Fool’s Gold (2008)

Rated: PG-13 for action violence, some sexual material, brief nudity and language
Length: 110 minutes
Grade: B-CCC=B
Budget: $70 million
Box Office: $110 million ($70 US, $40 Intl)

Written by: John Claflin and Daniel Zelman, whose only other “work” was Anacondas 2: The Hunt for Blood Orchid. Even in Hollywood, somebody has to be the busboy, right?
Directed by: Andy Tennant, who’s made a handful of good romantic comedies, including Sweet Home Alabama, Anna and the King, Fools Rush In, Ever After, and the outstanding Hitch.
Starring: Matthew McConaughey, Kate Hudson, Donald Sutherland, Alexis Dziena, Ray Winstone, and Malcolm Jamal-Warner.

On the eve of being divorced by the love of his life, perpetual screw-up and treasure hunter Benjamin Finnegan might finally have discovered a significant find. Unfortunately for him, he’s gotten entangled with gangsters, sunk his boat, and needs his soon-to-be-ex-wife’s help to find out if he really has.

If you thought you had accidentally rented Into the Blue again, you could be forgiven since the plot, casting, and just about everything else feels so familiar to that other (2005) movie. For me, this was a classic example of how a movie that you don’t expect much from can end up being entertaining because you had such low expectations. Everyone told me this was somewhere between average and not so much. I think the Blockbuster clerk said, “It’s entertaining enough,” which was a rave review compared to others. But we both liked it. Matthew McConnaughey is usually quite funny, although he can only really play one character, and the timing with Kate Hudson was excellent. The backstory to the sunken treasure story is fascinating, if a bit too complicated. It’s cute, funny, and charming. My biggest complaint about this movie is that they could easily have made it PG if they’d just been a little more self-restrained about truly unnecessary items. This could have been a great family movie had they intended to do so, but they didn’t. If you liked it, I’d recommend Into the Blue, which was comparable and had much more significant content value in the end.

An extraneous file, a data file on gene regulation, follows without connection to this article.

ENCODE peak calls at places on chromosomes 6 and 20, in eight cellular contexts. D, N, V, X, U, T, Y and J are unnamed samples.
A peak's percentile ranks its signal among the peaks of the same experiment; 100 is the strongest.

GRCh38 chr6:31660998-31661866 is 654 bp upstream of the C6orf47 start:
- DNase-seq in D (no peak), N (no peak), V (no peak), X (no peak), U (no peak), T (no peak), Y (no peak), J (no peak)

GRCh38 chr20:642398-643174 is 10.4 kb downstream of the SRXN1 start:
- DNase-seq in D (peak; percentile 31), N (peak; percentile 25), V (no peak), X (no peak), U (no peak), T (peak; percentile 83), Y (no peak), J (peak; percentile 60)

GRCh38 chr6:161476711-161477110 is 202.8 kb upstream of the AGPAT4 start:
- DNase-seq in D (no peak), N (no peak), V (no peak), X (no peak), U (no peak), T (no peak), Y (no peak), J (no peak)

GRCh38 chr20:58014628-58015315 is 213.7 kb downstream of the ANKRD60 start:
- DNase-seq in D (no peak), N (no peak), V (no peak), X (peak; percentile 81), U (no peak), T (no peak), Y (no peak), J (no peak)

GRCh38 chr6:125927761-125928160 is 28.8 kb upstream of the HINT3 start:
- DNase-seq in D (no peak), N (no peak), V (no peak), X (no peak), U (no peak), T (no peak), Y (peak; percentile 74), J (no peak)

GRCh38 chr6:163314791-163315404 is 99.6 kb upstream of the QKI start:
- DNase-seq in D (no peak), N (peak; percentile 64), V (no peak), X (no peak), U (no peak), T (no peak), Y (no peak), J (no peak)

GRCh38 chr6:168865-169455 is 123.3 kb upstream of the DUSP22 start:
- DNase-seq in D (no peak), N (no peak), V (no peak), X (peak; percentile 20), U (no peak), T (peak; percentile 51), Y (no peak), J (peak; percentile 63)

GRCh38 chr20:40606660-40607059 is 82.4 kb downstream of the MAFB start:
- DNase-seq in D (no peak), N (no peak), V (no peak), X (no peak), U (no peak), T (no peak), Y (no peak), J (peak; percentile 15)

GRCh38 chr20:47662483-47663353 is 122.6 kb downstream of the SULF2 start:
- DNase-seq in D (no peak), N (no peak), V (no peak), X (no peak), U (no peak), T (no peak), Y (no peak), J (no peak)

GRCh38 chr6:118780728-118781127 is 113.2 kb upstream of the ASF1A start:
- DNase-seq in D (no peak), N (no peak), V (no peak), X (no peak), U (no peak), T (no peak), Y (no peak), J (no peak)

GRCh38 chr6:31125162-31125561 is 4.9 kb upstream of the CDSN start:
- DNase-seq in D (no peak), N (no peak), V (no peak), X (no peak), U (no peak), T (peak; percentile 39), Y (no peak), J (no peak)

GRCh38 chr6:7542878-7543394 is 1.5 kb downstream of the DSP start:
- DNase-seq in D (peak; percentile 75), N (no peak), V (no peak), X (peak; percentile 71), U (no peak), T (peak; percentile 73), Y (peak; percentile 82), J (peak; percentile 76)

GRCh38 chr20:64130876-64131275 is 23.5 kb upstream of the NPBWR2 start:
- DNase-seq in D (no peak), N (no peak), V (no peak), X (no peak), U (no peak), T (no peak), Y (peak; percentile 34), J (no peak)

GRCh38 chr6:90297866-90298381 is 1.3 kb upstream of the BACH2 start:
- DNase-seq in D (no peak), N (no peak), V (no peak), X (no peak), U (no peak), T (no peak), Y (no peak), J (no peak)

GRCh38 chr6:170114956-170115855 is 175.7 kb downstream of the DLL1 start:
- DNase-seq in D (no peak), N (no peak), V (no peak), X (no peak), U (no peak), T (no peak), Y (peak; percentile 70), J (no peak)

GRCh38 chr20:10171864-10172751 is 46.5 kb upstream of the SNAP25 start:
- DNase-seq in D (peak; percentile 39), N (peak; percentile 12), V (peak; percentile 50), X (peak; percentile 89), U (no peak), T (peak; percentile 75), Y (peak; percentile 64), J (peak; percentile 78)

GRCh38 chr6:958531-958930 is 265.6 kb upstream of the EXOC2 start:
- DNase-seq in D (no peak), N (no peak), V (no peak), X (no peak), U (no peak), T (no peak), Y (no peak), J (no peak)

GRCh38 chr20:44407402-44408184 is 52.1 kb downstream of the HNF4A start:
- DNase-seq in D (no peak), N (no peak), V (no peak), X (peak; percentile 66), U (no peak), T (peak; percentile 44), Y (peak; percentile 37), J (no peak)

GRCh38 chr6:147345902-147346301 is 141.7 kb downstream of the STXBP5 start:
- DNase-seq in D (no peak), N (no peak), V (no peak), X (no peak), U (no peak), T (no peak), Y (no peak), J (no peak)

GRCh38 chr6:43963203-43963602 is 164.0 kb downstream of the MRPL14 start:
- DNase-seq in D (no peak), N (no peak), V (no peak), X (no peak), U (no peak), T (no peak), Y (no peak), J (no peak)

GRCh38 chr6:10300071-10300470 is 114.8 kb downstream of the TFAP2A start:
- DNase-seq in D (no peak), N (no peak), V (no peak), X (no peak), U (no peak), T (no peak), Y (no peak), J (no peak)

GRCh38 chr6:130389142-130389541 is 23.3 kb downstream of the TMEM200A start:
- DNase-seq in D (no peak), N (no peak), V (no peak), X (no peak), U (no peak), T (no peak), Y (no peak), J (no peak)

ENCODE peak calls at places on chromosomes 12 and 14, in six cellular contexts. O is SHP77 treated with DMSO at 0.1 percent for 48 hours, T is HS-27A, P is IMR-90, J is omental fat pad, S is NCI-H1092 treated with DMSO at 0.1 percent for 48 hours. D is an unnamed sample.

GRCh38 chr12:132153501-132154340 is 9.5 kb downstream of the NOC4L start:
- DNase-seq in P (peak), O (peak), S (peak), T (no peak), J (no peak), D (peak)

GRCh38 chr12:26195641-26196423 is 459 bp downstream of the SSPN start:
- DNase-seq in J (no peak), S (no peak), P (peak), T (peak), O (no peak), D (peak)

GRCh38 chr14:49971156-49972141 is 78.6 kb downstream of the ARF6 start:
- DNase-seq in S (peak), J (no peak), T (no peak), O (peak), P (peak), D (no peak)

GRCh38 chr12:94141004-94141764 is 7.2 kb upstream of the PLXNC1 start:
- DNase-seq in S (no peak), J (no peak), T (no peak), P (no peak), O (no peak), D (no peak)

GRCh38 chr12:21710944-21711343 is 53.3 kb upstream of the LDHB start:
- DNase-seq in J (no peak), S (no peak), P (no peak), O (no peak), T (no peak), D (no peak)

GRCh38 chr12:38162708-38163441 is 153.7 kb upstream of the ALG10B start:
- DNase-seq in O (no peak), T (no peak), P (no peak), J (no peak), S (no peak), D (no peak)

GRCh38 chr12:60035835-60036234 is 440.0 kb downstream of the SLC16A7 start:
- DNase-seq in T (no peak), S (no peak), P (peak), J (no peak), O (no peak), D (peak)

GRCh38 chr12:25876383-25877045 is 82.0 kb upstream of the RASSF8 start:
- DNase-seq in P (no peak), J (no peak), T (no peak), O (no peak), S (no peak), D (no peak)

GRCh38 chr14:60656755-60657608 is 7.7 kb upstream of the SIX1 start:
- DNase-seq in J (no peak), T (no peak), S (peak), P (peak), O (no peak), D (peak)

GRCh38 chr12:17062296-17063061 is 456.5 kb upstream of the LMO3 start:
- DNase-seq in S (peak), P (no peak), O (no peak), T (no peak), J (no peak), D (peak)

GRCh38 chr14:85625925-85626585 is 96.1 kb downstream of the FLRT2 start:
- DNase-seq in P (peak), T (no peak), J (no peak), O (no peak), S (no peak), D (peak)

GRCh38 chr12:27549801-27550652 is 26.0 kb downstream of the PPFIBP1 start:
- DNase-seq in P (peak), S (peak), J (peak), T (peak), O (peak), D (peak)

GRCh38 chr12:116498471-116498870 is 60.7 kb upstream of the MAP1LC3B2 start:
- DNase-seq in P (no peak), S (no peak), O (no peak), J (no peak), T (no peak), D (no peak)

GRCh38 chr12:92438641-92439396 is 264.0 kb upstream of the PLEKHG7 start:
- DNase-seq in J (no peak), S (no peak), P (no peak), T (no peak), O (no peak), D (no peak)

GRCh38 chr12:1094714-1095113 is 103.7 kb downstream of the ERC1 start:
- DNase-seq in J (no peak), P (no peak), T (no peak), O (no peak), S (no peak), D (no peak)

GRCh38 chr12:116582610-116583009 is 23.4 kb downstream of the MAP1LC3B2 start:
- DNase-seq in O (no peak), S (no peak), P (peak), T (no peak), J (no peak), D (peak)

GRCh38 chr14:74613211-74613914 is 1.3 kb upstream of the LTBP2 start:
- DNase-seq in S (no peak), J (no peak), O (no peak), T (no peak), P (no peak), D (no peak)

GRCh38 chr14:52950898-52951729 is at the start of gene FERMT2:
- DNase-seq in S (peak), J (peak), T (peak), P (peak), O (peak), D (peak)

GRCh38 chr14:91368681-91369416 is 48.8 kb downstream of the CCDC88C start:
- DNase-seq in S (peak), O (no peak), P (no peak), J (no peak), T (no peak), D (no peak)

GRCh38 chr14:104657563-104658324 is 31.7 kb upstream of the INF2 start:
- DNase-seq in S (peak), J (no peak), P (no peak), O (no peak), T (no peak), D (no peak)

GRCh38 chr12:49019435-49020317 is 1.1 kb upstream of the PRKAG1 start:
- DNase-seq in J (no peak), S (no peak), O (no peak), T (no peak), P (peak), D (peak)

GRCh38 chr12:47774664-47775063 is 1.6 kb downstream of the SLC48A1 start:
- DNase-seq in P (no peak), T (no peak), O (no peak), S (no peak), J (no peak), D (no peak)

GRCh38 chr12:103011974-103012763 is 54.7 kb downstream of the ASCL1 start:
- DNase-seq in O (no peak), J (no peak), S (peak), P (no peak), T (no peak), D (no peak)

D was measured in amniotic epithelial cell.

No comments: